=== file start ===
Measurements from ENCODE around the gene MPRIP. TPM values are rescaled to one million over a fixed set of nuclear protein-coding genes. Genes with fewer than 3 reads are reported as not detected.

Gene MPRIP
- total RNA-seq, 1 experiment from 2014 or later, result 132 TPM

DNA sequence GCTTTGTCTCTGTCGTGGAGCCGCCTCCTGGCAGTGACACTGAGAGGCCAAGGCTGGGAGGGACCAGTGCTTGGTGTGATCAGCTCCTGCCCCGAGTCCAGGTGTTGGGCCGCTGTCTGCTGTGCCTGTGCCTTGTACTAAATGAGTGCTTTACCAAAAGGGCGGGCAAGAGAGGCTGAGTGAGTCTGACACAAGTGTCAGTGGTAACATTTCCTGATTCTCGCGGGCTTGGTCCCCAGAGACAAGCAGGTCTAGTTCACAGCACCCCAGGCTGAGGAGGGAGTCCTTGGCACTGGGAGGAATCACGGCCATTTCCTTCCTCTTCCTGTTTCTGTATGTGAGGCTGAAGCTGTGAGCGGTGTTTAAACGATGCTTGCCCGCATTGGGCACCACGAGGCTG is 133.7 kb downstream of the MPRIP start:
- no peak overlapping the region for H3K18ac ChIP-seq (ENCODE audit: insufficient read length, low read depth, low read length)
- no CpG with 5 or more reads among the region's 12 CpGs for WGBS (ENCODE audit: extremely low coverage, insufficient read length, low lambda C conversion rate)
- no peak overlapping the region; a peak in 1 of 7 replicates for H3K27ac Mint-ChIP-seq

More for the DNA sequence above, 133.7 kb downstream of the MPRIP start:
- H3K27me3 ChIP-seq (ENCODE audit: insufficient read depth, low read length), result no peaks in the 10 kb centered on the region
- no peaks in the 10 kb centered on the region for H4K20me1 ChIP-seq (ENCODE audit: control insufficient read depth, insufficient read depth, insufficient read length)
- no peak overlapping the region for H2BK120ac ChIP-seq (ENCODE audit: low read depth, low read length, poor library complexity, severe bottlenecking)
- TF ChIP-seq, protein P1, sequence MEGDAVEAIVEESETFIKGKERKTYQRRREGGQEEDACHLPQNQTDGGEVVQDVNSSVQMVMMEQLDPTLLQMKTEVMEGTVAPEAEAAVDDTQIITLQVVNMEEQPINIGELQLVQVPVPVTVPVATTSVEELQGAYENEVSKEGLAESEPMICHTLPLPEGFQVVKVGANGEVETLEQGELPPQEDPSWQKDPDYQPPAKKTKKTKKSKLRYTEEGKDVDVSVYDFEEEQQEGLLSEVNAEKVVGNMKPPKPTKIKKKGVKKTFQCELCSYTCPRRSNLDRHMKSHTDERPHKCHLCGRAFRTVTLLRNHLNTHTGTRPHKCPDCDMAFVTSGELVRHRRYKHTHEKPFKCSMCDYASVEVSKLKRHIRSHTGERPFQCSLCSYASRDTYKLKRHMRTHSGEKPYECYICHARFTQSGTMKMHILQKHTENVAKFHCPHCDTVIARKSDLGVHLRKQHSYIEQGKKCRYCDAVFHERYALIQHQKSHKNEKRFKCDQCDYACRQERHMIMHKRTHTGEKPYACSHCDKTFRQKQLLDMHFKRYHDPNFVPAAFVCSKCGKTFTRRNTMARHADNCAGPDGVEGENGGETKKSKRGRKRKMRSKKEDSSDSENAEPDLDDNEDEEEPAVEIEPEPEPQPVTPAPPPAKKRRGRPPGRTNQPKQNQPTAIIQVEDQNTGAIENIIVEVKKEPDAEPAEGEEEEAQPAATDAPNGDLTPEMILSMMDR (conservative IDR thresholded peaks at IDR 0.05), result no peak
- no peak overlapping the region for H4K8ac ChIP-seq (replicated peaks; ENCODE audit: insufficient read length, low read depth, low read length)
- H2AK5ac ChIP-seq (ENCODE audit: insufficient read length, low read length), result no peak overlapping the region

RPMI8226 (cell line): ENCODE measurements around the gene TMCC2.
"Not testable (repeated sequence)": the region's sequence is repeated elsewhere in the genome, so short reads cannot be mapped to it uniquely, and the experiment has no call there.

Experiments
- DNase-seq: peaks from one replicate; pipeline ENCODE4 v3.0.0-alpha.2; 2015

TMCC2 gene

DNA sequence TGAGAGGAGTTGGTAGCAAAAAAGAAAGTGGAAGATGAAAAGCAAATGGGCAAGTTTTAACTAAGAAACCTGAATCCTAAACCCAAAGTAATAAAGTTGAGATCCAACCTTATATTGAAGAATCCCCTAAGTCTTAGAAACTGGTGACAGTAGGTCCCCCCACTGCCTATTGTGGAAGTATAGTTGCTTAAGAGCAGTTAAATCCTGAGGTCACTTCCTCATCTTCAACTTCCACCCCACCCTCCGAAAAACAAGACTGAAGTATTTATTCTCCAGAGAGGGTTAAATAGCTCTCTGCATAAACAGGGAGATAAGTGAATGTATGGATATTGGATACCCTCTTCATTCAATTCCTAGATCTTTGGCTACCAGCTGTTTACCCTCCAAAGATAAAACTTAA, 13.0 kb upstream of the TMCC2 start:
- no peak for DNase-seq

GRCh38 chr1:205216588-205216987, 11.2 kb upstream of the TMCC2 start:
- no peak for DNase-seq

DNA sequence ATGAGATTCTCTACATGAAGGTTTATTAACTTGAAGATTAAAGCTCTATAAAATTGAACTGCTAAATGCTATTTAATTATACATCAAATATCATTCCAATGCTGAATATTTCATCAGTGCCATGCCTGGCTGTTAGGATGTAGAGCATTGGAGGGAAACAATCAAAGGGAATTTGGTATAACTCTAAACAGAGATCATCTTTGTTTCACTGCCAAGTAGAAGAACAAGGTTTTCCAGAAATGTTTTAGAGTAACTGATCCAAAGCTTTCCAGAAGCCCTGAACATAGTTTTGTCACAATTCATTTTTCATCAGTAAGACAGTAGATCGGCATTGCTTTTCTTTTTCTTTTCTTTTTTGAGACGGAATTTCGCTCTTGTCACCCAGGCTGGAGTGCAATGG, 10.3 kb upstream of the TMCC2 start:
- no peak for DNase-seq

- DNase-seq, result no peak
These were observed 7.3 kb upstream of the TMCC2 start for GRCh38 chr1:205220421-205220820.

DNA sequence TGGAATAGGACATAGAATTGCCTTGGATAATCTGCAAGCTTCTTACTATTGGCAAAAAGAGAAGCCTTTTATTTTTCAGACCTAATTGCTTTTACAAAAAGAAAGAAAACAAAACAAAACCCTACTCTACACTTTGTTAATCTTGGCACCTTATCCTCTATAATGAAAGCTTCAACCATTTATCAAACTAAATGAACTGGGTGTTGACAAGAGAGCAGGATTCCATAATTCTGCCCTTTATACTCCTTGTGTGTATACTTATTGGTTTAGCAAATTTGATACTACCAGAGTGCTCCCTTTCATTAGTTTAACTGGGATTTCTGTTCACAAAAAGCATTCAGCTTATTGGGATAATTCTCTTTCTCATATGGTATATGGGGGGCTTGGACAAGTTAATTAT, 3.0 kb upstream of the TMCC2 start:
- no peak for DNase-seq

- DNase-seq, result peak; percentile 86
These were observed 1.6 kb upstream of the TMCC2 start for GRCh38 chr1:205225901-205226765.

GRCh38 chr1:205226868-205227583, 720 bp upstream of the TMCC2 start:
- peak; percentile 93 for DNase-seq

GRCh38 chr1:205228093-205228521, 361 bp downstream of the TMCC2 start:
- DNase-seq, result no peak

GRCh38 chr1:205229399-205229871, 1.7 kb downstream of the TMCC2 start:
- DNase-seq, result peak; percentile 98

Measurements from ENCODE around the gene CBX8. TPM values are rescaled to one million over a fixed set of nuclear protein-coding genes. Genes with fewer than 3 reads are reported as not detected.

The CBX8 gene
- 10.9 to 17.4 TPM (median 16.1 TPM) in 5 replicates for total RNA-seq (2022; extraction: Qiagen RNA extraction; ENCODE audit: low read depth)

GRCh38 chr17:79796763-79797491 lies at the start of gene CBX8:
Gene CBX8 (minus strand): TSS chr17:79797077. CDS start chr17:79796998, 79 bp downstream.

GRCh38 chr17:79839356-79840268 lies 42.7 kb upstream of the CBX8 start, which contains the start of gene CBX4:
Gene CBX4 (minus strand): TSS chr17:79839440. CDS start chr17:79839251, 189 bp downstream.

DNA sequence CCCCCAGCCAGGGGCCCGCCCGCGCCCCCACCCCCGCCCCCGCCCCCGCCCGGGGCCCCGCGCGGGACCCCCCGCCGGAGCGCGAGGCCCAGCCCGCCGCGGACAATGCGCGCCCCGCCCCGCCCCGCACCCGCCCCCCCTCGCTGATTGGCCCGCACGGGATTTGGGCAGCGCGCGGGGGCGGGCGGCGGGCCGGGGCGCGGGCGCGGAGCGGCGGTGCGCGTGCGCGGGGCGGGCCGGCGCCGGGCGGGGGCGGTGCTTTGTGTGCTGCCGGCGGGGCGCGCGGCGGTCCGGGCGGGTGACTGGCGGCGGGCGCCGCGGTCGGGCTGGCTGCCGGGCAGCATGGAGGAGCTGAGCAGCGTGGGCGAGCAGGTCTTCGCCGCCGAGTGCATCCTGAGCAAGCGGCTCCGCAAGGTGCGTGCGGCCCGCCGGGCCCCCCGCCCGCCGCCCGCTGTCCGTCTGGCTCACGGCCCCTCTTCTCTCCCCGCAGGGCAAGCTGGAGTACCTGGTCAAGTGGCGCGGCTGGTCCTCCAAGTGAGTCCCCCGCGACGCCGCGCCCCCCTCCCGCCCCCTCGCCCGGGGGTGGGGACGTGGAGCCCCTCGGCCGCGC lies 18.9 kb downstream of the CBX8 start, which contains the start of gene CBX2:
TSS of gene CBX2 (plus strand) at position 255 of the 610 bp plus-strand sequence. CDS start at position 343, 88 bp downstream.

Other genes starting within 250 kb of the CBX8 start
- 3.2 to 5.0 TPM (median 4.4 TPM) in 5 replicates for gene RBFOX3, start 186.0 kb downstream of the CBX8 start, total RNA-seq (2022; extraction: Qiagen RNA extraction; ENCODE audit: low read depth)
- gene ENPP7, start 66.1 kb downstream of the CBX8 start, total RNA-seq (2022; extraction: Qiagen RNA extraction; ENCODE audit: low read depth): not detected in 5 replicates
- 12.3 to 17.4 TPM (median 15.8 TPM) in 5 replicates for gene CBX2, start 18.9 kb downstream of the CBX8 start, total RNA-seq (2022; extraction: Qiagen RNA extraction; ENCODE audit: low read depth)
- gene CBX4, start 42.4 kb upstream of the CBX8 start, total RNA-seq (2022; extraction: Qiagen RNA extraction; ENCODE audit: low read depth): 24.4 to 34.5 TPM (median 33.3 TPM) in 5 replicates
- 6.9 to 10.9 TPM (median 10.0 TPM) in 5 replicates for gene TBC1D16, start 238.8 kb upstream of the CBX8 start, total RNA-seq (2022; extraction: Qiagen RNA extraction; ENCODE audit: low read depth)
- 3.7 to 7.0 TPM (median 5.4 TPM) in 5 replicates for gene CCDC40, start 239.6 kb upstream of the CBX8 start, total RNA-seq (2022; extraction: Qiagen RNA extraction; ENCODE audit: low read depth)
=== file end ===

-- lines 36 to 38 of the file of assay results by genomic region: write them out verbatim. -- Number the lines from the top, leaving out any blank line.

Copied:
GRCh38 chr1:205229399-205229871, 1.7 kb downstream of the TMCC2 start:
- DNase-seq, result peak; percentile 98

Measurements from ENCODE around the gene CBX8. TPM values are rescaled to one million over a fixed set of nuclear protein-coding genes. Genes with fewer than 3 reads are reported as not detected.